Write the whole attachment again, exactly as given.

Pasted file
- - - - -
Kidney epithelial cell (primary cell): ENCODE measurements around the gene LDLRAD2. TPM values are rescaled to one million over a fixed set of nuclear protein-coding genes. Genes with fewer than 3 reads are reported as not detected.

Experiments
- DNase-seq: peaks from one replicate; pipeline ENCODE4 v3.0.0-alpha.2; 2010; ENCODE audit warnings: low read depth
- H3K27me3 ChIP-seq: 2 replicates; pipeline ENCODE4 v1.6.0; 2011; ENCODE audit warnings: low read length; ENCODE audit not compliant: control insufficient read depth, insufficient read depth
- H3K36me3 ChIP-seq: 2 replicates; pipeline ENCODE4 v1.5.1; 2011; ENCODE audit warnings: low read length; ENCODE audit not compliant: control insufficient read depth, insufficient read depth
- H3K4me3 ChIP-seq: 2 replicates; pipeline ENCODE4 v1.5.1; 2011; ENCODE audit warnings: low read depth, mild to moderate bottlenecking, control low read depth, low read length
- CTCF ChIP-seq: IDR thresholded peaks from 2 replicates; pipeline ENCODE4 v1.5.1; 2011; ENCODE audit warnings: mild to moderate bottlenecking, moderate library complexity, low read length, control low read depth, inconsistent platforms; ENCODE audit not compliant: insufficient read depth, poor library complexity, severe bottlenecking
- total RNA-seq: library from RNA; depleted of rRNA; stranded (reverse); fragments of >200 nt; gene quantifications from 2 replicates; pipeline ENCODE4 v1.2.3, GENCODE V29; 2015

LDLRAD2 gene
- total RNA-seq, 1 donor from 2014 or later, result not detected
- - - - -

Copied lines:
Kidney epithelial cell (primary cell): ENCODE measurements around the gene LDLRAD2. TPM values are rescaled to one million over a fixed set of nuclear protein-coding genes. Genes with fewer than 3 reads are reported as not detected.

Experiments
- DNase-seq: peaks from one replicate; pipeline ENCODE4 v3.0.0-alpha.2; 2010; ENCODE audit warnings: low read depth
- H3K27me3 ChIP-seq: 2 replicates; pipeline ENCODE4 v1.6.0; 2011; ENCODE audit warnings: low read length; ENCODE audit not compliant: control insufficient read depth, insufficient read depth
- H3K36me3 ChIP-seq: 2 replicates; pipeline ENCODE4 v1.5.1; 2011; ENCODE audit warnings: low read length; ENCODE audit not compliant: control insufficient read depth, insufficient read depth
- H3K4me3 ChIP-seq: 2 replicates; pipeline ENCODE4 v1.5.1; 2011; ENCODE audit warnings: low read depth, mild to moderate bottlenecking, control low read depth, low read length
- CTCF ChIP-seq: IDR thresholded peaks from 2 replicates; pipeline ENCODE4 v1.5.1; 2011; ENCODE audit warnings: mild to moderate bottlenecking, moderate library complexity, low read length, control low read depth, inconsistent platforms; ENCODE audit not compliant: insufficient read depth, poor library complexity, severe bottlenecking
- total RNA-seq: library from RNA; depleted of rRNA; stranded (reverse); fragments of >200 nt; gene quantifications from 2 replicates; pipeline ENCODE4 v1.2.3, GENCODE V29; 2015

LDLRAD2 gene
- total RNA-seq, 1 donor from 2014 or later, result not detected